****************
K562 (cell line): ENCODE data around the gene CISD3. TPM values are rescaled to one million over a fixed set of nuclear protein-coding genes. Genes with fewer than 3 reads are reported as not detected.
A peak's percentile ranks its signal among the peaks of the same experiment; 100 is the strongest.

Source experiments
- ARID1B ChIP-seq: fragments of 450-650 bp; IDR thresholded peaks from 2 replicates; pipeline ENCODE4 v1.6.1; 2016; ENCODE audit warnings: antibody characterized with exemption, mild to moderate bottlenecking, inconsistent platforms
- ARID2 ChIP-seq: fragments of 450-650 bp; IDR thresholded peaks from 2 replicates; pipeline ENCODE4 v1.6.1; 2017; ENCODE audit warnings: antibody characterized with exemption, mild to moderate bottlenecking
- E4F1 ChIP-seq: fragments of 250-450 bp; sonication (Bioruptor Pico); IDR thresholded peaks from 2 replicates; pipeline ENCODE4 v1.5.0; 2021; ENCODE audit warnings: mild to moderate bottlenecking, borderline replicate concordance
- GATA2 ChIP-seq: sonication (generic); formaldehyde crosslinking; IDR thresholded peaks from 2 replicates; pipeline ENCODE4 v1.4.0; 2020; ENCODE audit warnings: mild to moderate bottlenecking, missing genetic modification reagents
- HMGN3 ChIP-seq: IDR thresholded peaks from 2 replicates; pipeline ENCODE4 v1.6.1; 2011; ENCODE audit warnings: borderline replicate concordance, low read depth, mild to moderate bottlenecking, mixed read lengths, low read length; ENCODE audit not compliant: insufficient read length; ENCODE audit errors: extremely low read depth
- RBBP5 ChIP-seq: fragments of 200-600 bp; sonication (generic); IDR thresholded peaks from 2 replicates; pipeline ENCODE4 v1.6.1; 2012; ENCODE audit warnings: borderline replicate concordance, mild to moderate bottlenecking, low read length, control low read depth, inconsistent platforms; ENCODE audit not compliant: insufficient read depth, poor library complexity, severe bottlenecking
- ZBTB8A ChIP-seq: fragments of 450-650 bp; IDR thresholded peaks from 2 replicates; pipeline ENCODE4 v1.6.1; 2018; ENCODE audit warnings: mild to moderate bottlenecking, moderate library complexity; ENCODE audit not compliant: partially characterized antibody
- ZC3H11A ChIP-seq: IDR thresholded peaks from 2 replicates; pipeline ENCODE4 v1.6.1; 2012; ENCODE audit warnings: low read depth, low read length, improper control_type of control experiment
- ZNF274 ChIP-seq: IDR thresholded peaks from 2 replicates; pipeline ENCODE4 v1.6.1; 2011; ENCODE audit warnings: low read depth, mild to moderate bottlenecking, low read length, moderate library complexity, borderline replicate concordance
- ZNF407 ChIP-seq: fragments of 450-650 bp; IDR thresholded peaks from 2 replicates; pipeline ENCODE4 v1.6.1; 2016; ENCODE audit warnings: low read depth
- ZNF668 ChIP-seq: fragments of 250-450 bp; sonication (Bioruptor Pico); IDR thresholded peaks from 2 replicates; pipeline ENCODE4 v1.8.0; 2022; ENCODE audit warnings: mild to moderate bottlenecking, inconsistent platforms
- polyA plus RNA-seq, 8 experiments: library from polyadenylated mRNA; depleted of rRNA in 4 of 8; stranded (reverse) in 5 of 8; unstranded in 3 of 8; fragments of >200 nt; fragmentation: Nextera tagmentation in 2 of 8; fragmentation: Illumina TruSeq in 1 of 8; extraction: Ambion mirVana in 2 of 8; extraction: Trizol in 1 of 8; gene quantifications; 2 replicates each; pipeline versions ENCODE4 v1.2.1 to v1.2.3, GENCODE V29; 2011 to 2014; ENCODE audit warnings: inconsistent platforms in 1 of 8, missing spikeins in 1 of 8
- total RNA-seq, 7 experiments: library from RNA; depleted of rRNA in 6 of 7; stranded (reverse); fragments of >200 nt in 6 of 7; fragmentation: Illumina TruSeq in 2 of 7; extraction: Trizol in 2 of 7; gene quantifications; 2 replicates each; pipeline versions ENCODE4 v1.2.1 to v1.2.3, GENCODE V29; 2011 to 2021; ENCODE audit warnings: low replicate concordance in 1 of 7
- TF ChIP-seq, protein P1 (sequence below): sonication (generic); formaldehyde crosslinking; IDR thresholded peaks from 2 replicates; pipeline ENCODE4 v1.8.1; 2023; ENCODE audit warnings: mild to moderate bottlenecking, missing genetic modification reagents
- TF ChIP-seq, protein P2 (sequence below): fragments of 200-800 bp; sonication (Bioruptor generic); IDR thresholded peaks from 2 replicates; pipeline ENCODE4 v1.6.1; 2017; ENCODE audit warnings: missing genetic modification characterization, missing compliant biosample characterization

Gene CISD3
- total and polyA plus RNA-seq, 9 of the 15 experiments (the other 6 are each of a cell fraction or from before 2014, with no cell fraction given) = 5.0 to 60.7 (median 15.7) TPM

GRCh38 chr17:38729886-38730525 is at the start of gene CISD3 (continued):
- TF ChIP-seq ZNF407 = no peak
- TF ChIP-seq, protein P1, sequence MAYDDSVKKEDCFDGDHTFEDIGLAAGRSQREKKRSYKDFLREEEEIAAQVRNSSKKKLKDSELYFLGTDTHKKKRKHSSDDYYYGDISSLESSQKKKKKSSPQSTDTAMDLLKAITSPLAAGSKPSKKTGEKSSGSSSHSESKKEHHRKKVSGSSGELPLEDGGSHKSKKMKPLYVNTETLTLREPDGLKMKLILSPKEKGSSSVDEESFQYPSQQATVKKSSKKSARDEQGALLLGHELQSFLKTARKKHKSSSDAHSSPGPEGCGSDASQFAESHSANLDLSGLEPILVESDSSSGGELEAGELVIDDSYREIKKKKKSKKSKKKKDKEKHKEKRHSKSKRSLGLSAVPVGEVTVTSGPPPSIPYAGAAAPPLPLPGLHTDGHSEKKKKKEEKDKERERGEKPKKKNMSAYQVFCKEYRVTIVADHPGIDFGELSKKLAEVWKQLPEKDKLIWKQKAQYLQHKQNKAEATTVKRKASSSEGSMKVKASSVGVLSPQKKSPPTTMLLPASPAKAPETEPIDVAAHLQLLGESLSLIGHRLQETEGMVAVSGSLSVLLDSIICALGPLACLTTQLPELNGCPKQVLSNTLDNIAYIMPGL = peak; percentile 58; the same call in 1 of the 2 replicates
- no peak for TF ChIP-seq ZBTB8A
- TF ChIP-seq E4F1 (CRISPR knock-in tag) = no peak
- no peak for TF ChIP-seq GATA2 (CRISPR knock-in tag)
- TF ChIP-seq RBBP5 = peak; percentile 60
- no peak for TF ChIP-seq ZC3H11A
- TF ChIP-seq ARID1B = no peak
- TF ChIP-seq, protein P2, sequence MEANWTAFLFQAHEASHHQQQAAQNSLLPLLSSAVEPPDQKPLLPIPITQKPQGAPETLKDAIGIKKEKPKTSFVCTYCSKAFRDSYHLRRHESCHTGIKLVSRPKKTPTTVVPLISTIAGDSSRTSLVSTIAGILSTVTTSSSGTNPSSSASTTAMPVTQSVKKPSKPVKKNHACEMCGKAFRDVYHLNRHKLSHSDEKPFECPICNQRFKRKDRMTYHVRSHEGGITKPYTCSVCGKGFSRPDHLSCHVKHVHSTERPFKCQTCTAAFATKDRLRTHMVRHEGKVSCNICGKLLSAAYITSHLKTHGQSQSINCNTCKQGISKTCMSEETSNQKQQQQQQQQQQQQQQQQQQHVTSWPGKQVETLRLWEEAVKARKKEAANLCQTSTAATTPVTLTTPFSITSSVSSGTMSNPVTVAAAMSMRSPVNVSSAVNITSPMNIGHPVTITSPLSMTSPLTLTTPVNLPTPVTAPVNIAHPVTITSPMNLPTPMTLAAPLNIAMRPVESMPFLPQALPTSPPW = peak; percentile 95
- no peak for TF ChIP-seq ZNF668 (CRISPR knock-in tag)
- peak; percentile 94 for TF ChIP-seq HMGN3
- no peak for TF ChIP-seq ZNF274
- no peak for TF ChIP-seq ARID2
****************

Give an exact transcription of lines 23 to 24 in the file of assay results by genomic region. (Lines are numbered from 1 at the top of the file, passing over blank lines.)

- TF ChIP-seq, protein P1, sequence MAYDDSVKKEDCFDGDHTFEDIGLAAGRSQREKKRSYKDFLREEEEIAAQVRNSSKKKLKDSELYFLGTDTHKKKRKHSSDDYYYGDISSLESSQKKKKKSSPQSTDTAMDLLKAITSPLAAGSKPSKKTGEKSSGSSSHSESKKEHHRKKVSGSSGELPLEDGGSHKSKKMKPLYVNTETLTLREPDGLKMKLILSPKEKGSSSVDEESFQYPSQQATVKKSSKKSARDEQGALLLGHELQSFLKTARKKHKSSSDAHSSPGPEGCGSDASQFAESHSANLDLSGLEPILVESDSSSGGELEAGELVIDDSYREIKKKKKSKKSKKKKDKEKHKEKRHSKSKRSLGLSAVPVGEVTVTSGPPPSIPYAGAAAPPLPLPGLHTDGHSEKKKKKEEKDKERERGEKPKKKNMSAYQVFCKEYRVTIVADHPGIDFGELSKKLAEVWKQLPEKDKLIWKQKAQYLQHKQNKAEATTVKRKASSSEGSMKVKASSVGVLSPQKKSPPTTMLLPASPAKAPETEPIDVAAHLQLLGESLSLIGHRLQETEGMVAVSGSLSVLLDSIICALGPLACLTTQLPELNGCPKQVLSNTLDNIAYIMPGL = peak; percentile 58; the same call in 1 of the 2 replicates
- no peak for TF ChIP-seq ZBTB8A